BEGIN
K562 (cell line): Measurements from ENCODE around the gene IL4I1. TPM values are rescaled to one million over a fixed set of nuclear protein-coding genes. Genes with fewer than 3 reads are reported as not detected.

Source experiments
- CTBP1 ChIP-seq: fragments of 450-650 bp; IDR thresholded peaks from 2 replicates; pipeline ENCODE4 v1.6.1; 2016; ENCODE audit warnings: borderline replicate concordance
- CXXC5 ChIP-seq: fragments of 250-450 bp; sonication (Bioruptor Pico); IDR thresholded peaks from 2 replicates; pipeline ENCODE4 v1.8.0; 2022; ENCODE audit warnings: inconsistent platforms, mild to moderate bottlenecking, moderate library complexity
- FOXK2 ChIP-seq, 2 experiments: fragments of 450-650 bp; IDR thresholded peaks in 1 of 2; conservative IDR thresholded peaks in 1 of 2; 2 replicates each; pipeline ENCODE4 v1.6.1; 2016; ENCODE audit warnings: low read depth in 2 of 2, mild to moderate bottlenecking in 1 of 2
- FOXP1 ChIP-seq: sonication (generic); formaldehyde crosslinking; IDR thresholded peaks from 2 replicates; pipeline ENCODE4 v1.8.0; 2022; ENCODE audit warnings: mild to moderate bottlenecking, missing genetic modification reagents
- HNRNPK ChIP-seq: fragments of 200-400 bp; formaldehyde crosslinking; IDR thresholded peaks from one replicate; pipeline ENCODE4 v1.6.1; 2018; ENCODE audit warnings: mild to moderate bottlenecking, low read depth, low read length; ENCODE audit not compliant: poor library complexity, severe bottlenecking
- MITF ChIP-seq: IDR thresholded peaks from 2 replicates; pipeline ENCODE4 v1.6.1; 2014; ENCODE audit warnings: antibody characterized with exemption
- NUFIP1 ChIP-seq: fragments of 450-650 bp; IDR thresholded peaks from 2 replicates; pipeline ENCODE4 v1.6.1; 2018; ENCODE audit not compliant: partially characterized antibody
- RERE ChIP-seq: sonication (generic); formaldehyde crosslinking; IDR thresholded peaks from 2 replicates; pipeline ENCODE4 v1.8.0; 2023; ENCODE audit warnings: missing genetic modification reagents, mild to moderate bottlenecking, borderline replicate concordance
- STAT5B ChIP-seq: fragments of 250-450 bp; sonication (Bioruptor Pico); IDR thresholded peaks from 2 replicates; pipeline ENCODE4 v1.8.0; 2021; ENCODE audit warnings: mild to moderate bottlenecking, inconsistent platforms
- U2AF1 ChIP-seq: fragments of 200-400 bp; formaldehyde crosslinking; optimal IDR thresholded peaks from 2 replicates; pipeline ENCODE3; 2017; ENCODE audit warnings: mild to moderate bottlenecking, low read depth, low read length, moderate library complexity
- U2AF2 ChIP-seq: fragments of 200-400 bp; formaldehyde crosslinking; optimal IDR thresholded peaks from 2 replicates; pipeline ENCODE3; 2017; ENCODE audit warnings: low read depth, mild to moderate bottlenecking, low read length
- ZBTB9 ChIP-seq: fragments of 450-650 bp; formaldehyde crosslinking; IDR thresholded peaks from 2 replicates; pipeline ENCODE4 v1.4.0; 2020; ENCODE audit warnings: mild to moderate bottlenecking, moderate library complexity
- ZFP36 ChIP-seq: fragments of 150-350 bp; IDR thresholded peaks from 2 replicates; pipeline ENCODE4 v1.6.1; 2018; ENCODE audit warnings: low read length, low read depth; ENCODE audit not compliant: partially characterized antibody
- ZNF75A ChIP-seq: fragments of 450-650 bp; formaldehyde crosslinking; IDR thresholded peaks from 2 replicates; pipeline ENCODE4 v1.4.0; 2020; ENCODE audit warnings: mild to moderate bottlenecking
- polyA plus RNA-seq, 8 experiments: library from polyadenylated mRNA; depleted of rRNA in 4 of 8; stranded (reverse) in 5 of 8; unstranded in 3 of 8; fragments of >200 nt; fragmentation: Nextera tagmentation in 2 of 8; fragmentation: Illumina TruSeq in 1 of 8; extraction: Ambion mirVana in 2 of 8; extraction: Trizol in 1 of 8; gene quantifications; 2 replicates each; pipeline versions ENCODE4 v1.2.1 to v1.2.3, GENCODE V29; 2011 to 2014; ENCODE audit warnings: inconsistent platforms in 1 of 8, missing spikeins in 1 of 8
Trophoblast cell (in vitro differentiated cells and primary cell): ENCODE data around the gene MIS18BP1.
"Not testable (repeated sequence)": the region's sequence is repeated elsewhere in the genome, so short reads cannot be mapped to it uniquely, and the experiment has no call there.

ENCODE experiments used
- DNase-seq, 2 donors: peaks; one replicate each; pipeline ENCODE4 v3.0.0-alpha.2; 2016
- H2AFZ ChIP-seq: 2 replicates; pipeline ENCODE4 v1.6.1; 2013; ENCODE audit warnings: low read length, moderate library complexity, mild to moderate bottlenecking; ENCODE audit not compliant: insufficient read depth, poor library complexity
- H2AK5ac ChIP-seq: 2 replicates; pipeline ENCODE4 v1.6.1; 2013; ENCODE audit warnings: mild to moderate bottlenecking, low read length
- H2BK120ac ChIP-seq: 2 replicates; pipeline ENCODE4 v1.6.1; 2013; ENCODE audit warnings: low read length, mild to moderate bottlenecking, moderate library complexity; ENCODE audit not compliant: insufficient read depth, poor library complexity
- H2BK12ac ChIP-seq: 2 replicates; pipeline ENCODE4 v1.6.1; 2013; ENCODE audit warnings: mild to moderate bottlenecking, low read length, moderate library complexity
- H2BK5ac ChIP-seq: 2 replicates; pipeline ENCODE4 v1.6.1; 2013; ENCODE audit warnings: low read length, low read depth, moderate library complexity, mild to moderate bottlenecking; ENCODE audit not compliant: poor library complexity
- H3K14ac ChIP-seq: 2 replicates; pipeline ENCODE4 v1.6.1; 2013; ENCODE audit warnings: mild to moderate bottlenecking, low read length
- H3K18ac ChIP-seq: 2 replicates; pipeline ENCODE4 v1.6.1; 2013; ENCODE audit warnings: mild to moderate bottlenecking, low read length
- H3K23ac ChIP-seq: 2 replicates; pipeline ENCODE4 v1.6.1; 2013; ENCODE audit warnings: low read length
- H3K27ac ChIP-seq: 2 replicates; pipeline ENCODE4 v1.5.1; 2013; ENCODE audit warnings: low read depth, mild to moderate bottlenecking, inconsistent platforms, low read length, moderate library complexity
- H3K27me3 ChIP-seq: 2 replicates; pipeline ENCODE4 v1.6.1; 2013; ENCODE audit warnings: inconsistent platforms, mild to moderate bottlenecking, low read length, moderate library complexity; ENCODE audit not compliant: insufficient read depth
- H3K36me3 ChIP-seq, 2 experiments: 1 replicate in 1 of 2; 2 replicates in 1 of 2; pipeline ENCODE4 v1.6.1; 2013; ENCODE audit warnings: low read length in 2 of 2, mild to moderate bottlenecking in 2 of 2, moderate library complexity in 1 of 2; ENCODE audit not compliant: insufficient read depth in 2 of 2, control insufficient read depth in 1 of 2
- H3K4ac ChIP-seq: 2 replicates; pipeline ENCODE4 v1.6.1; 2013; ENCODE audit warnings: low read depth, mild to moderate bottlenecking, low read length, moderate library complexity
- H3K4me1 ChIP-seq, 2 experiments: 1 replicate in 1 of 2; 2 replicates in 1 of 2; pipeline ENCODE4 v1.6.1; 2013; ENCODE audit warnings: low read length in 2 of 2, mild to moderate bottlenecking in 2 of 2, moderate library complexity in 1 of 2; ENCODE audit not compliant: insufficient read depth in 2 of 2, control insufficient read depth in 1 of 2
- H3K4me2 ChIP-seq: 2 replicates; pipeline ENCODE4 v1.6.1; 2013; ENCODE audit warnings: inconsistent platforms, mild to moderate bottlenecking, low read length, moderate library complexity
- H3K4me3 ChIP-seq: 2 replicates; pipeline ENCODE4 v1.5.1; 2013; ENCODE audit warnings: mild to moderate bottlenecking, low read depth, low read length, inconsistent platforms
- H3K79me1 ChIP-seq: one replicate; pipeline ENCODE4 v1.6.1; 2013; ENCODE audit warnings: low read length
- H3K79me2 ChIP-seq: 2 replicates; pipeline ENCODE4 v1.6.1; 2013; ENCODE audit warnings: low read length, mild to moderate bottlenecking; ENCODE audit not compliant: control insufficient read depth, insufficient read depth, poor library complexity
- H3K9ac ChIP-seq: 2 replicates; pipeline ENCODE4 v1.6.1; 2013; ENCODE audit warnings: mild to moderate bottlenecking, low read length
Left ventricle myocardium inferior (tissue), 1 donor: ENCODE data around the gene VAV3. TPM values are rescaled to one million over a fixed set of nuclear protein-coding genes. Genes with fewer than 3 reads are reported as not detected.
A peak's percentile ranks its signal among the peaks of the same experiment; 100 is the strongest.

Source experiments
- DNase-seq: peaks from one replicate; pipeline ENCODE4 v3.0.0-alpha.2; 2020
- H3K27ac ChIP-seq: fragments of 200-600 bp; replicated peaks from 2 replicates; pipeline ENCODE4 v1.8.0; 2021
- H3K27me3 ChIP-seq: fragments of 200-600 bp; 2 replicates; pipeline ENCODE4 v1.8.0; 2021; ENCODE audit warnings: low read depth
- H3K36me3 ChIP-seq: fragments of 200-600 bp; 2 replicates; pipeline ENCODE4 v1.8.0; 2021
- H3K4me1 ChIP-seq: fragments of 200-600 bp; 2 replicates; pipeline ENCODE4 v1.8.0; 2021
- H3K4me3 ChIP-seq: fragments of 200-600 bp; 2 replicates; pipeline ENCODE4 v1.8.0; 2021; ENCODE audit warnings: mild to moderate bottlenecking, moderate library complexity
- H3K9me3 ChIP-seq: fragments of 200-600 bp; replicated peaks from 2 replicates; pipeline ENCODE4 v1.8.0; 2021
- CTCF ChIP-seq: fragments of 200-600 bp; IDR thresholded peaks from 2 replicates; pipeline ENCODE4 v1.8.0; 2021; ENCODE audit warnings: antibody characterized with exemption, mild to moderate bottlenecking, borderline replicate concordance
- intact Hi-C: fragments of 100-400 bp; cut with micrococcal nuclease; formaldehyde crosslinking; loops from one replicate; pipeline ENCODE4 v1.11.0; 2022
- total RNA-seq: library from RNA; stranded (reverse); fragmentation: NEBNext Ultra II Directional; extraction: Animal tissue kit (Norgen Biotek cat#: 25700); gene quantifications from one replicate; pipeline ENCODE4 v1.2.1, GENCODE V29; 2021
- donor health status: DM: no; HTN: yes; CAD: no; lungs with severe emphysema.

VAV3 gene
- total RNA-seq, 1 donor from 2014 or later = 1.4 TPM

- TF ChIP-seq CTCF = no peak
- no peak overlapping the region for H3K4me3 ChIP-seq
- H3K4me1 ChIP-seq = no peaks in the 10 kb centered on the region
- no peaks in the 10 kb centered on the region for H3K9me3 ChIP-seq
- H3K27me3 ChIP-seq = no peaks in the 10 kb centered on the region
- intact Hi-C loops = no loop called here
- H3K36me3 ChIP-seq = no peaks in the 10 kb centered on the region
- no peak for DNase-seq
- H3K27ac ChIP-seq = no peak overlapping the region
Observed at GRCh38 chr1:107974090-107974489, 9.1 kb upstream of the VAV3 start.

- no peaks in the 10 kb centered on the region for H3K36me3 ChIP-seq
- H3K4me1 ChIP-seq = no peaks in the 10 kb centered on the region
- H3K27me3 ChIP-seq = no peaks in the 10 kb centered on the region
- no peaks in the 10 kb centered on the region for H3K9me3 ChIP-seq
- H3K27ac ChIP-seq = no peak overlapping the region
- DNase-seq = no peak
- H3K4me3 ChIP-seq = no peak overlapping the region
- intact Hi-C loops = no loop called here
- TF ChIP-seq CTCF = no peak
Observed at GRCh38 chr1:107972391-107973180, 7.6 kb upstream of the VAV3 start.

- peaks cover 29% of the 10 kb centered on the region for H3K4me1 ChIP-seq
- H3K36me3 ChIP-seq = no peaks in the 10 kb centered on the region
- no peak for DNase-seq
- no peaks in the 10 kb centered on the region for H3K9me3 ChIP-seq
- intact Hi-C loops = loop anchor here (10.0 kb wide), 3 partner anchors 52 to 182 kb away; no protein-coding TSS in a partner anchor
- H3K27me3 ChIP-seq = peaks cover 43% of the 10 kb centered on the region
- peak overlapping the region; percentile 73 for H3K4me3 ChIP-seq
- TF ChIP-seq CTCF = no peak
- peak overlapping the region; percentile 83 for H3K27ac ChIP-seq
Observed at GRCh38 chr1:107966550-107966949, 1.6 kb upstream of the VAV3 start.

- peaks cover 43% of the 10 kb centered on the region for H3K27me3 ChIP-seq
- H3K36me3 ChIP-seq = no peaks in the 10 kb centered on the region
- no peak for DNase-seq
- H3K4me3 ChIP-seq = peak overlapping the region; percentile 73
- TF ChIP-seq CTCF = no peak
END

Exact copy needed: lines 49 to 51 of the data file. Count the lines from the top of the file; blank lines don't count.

- H3K9me3 ChIP-seq: fragments of 200-600 bp; replicated peaks from 2 replicates; pipeline ENCODE4 v1.8.0; 2021
- CTCF ChIP-seq: fragments of 200-600 bp; IDR thresholded peaks from 2 replicates; pipeline ENCODE4 v1.8.0; 2021; ENCODE audit warnings: antibody characterized with exemption, mild to moderate bottlenecking, borderline replicate concordance
- intact Hi-C: fragments of 100-400 bp; cut with micrococcal nuclease; formaldehyde crosslinking; loops from one replicate; pipeline ENCODE4 v1.11.0; 2022